Iron John’s Brewing Co.

Code Talker American Strong Ale

Tucson, AZ

(pdf version)

     The Bureau of Indian Affairs was established by the U.S. Government in 1824 to help manage relations between the United States and its indigenous population. To say the least, those relations were greatly strained at the time as many Native Americans were being forcibly relocated to Indian reservations. At its inception, the bureau certainly had the interests of white American settlers in mind and many of their decisions were quite controversial, especially the procedure of removing Native American children from their reservations and forcing them into boarding schools where they were forced to learn the practices of white American culture instead of their indigenous culture. Chester Nez was one of those children; but to the good fortune of everyone in the world, he never lost his Navajo heritage.

     Born in Chi Chil Tah, NM, Chester Nez (1921-2014) was taken from his Navajo reservation as a child and sent to a state-run boarding school in Tuba City, AZ. It was there he was given his English name “Chester”, after U.S. President Chester A. Arthur, and was told not to speak his native language anymore, a language that would later help win World War II. It was from this same boarding school that Nez was later recruited into the U.S. Marine Corps.

Nez lied about his age in order to enlist in 1942. He was sent to Camp Elliott in California along with 28 other Navajo servicemen and was assigned the task of creating a code that could be transmitted by American soldiers but not translated by the enemy. Radio communication technologies were limited during WWII and opposing transmissions were commonly intercepted. No sort of modern encryption technology existed and if the enemy could pick up an American radio signal and understand English, Allied military plans could easily be exposed, something that occurred quite frequently during the war.

     The Navajo soldiers were chosen because their native language has unusual syntax and no written form, and therefore no non-Navajo person could understand it. Even English speakers didn’t have a clue what was being transmitted. The Navajo code talkers developed a unique code that used Navajo words and they worked in pairs with one transmitting the message while the other received it and translated it to their commanders. Nez was assigned to work in Guadalcanal, a Pacific island east of Australia, where he transmitted, received and translated many top-secret communications, all with great success. The code that was created by the Navajo Code Talkers helped the Allies break through the communications barrier that had plagued them in battle for years and is often credited as one of the major reasons for the Allies’ victory.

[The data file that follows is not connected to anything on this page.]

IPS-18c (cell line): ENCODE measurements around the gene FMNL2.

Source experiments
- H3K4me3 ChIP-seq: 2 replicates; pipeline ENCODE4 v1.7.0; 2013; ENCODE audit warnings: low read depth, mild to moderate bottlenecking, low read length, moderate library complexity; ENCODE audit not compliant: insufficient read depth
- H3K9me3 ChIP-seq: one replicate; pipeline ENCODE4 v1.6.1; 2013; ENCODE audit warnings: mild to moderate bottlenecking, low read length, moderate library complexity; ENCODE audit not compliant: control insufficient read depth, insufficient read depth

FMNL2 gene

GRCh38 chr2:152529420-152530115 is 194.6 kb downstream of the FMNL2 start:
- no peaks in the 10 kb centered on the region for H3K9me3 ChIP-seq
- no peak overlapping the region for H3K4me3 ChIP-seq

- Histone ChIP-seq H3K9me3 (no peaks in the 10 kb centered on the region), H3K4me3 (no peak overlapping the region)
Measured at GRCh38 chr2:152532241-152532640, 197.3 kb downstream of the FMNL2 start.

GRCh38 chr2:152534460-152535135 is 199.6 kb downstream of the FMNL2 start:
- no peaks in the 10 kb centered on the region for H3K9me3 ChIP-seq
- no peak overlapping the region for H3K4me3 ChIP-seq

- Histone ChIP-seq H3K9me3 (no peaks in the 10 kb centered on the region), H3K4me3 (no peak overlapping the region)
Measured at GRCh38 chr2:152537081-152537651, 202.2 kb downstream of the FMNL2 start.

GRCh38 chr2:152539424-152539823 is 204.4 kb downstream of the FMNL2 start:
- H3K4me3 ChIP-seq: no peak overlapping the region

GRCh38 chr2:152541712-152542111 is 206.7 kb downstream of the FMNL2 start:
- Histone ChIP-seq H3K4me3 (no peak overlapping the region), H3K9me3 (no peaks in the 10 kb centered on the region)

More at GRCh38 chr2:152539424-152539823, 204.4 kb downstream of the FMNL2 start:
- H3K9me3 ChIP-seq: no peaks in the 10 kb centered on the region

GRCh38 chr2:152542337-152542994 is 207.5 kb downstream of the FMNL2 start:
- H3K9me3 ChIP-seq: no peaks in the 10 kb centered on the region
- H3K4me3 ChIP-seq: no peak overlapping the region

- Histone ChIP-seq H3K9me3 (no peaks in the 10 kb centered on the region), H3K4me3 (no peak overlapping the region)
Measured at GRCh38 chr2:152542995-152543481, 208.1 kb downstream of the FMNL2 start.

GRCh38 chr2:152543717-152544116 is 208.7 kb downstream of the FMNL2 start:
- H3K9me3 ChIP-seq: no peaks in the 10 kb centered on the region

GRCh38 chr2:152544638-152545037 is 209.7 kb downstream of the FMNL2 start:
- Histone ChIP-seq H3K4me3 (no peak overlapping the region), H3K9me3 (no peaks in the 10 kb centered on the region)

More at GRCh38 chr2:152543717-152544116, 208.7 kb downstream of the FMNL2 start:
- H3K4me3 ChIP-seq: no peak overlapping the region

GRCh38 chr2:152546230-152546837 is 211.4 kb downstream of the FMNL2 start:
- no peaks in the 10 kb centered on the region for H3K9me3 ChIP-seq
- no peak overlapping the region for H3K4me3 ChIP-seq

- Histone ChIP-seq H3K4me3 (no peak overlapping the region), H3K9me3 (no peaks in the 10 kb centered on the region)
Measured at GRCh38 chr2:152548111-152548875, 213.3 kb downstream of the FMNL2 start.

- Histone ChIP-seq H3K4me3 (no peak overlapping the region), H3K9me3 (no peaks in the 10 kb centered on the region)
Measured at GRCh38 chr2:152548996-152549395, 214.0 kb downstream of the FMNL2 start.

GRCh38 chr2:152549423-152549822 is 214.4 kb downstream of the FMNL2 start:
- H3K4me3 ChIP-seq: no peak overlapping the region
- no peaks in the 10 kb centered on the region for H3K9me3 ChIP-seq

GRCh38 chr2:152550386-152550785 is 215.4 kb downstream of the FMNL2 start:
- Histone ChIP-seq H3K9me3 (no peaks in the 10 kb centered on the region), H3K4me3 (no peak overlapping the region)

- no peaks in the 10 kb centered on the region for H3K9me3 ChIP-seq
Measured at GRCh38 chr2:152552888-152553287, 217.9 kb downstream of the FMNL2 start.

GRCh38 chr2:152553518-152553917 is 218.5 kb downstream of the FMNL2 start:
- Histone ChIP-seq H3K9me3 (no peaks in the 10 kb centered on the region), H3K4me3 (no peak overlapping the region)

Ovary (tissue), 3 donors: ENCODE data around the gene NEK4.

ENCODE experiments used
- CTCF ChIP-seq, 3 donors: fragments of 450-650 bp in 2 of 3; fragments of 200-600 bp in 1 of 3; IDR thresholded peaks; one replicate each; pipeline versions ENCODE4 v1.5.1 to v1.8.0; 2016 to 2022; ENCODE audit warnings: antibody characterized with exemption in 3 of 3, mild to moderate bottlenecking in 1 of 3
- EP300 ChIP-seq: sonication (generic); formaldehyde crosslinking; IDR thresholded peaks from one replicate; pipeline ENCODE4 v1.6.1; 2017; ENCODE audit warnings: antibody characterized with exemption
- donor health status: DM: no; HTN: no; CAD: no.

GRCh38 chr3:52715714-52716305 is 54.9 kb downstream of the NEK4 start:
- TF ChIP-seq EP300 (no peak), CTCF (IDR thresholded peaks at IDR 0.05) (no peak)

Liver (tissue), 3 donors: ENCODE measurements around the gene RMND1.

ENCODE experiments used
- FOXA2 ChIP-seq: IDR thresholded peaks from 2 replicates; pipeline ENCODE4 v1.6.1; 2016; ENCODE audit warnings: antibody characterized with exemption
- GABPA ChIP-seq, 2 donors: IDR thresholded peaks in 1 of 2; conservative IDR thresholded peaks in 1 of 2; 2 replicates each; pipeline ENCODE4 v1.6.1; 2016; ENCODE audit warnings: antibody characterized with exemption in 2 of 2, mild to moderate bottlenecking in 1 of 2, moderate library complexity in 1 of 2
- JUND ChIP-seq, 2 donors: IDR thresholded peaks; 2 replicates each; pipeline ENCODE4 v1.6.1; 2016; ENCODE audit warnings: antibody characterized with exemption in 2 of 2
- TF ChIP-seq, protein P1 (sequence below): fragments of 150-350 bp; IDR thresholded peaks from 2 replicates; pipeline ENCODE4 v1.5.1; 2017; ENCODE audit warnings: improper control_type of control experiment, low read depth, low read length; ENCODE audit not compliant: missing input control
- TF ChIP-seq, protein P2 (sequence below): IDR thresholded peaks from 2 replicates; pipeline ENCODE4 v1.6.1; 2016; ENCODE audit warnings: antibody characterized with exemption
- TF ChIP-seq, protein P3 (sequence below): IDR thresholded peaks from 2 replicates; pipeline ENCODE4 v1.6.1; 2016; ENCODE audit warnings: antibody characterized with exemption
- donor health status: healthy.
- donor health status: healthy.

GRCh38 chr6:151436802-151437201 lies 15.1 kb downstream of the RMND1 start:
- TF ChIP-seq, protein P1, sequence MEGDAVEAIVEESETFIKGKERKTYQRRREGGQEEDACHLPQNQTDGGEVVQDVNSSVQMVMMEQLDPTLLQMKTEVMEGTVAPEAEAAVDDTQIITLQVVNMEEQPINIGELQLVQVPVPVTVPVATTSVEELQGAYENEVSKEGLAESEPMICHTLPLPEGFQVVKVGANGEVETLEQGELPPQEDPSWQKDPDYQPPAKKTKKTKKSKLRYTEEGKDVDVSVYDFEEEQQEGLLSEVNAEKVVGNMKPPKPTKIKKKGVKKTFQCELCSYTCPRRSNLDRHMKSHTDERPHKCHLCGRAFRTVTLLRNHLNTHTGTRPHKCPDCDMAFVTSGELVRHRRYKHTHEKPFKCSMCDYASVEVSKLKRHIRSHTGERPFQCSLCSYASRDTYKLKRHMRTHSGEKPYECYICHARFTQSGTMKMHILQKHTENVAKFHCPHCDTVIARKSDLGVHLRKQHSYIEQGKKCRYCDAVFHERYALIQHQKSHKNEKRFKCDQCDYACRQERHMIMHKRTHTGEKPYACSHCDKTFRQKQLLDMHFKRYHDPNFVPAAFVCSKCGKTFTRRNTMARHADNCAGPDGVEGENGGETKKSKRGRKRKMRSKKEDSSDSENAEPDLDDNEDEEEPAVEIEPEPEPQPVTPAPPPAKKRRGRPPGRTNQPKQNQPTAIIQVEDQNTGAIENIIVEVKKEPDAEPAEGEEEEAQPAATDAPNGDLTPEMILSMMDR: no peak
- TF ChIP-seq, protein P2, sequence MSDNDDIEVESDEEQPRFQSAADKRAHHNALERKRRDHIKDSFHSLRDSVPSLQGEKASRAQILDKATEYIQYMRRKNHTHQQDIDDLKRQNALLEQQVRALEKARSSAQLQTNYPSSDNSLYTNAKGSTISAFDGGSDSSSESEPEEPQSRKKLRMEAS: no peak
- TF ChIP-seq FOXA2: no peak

Chester Nez also saw combat in the Pacific islands and was honorably discharged as a Private First Class following WWII. He returned to the U.S. but served again during the Korean War, this time earning a promotion to corporal, and then retired from the military. Between wars, Nez attended the University of Kansas where he studied the commercial arts but was never able to graduate due to a lack of funds. He followed his military service by working as a painter for 25 years at a V.A. Hospital in Albuquerque, NM.

     In 2001, President George W. Bush awarded Nez and four other surviving Navajo code talkers the Congressional Gold Medal. This recognition, along with the Presidential Medal of Freedom, is the highest award a civilian can receive in the United States. Nez was also given an honorary bachelor’s degree from the University of Kansas in 2012.

     Chester Nez lived to be 93 years old and at the time of his passing was the last surviving Navajo code talker. Fortunately, three years before his death and with the assistance of Judith Avila, Nez released a memoir entitled Code Talker: The First and Only Memoir by One of the Original Navajo Code Talkers of WWII. Iron James Brewing Company’s Code Talker American Strong Ale was named in honor of this American hero.

From the Brewer:  This American Strong Ale is packed with malt and hops.  The hop profile has a spicy and earthy aroma, with slight fruit character.  This is a malty, medium bodied ale with a beautiful caramel hue.  The Code Talker was named after Chester Nez, the Navajo Code Talker, who fought for the Marine Corps during WWII, and exemplified “American Strong”.  ABV 8%, IBU 81
John Adkisson - Founder


Chester Nez